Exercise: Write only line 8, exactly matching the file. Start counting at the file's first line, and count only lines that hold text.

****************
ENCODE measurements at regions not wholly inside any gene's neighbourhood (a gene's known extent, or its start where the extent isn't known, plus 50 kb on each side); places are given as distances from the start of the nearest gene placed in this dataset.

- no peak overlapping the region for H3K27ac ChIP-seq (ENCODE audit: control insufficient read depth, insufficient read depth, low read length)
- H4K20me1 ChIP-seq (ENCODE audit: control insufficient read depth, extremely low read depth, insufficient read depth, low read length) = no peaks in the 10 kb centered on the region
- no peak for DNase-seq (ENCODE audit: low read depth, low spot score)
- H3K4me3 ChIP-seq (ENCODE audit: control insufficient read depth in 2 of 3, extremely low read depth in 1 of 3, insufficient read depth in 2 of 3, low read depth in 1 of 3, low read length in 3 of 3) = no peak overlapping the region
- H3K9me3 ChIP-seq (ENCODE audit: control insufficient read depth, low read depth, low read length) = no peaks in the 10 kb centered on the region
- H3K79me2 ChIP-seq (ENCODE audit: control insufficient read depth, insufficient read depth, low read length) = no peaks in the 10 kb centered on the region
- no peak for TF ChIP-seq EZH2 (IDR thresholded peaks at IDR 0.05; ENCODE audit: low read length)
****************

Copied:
- no peak for TF ChIP-seq EZH2 (IDR thresholded peaks at IDR 0.05; ENCODE audit: low read length)